The evil of the Alt Right

A member of the black tribe doesn’t like white identity politics. I am shocked, I tell you, shocked!

The Alt-Right Is Evil and Must Be Opposed

When called racist, the alt-right deflects by pointing to social justice warriors. Look at all these groups openly antagonistic to white people, they exhort. Look at the attacks on so-called “white privilege” and white men and white culture. How is it racist to push back against that?

They have a point, to an extent. Logically, it cannot be racist to oppose racism. To the extent social justice warriors are racist, and they are, they should be vehemently opposed. The problem with the alt-right is that they do not fundamentally oppose racial identity politics. They merely substitute one brand of it for another.

The Alt Right is not merely white identity politics. If it were, one would not see a Red Indian and a Brown Persian supporting it and embraced by it. But the Alt Right does accept racial identity politics, and for much the same reason we accept gravity.

Because that is the way that the world, and now the West, works.

This is an interesting tidbit from James Lileks, who I’ve read for rather longer than he’s read me.

Fun fact: while I was working at the St. Paul Pioneer Press, I would occasionally pitch in and edit a few pieces in the features section. One of them was a video-game review by this guy named Vox Day. Another fun fact: when I was writing for AOL in the late 90s, John Scalzi was my editor. So I’ve had tangential connections to both people on the absolute ends of the GamerGate spectrum. I’ve followed both as the years went on. The best thing about criticizing either is that neither cares a whit.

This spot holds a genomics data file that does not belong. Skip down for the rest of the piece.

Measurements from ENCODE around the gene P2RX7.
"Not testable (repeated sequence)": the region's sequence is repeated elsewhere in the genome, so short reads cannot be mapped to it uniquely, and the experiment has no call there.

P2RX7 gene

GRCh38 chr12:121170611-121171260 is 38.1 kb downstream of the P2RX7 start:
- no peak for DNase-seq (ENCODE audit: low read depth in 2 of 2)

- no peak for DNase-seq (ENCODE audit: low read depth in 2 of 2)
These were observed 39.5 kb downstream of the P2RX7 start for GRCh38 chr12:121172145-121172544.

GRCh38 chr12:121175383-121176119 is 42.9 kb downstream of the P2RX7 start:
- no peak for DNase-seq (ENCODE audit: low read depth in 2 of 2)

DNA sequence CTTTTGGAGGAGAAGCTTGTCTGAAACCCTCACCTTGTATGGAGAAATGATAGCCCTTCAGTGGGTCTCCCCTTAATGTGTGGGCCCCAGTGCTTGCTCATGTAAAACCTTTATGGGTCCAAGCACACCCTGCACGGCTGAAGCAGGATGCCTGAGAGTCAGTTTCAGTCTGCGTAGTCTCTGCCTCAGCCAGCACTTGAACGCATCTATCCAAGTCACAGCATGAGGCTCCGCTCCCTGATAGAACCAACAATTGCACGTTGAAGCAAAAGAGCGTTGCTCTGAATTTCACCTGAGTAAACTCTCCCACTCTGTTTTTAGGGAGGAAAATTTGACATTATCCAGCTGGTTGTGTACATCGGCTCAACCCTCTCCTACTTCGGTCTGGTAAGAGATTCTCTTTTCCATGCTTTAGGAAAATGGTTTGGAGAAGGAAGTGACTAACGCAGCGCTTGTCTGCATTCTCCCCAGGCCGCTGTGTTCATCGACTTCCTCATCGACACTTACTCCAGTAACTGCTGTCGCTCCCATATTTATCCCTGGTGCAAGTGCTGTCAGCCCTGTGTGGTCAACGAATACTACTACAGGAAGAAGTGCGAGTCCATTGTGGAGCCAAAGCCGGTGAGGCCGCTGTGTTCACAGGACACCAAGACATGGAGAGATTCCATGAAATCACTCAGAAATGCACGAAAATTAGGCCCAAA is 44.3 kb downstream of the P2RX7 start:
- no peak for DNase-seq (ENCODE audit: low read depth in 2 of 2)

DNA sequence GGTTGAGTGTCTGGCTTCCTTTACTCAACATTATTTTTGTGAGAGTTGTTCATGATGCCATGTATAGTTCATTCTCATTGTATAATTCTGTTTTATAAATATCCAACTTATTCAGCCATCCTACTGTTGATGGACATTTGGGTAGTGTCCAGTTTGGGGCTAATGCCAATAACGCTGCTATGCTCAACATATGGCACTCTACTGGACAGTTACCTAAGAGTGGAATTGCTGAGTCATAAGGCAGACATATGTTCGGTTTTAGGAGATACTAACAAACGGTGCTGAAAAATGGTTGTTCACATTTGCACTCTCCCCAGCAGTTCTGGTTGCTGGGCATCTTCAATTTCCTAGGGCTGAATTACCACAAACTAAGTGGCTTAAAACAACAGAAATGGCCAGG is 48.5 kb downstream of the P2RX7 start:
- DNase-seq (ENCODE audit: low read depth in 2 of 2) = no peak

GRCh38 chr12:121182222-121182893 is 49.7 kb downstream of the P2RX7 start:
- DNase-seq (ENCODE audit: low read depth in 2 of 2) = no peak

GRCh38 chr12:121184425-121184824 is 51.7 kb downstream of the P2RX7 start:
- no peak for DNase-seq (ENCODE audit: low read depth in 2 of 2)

Can confirm, for myself, at any rate. But James doesn’t seem to grasp the simple and straightforward fact that history fades, whether we will or no:

If you asked me how I feel personally affected by the Holocaust, it would be about a one. Because I am not personally affected. But I care, because it’s a defining event of the 20th century. How important is it to remember it? Ten. Ten because it shows what the State can do. Ten because it shows where tribalism and race-hatred and Jew-hatred lead. Ten because it shows how a rational, cultured people can go off the rails entirely, except for the ones they build to the death camps. Ten because it shows how nationalism can curdle into the smelliest hatreds. Ten because it shows that technology does not bring enlightenment. Ten because it shows how smart guys with good degrees and a wife and kids at home are perfectly capable of designing the means to commit boundless atrocities. 

And that is all very well. But the serious problems the world faces today are not the result of a surfeit of nationalism, but rather a shortage of it. Pendulums always swing too far, and Holocaustianity has been used to justify some deeply pernicious acts that are bound to lead to tragedy, such as the Immigration Reform Act of 1965.

And while James sneers at the inevitable indifference of today’s teenagers to events that took place before their parents were born, I can’t help but note the fact that his reasoning is based on the idea that the Holocaust was “the defining event of the 20th century”, which is obviously false.  Not only is it not in the top 10 for the century, it’s not even #1 for the Jews.

That’s one telling line. The other is Vox’s distinction between Europeans and Jews.

I find that tremendously amusing. I live in Europe and that is not my distinction, it is a distinction that is made by both Europeans and Jews.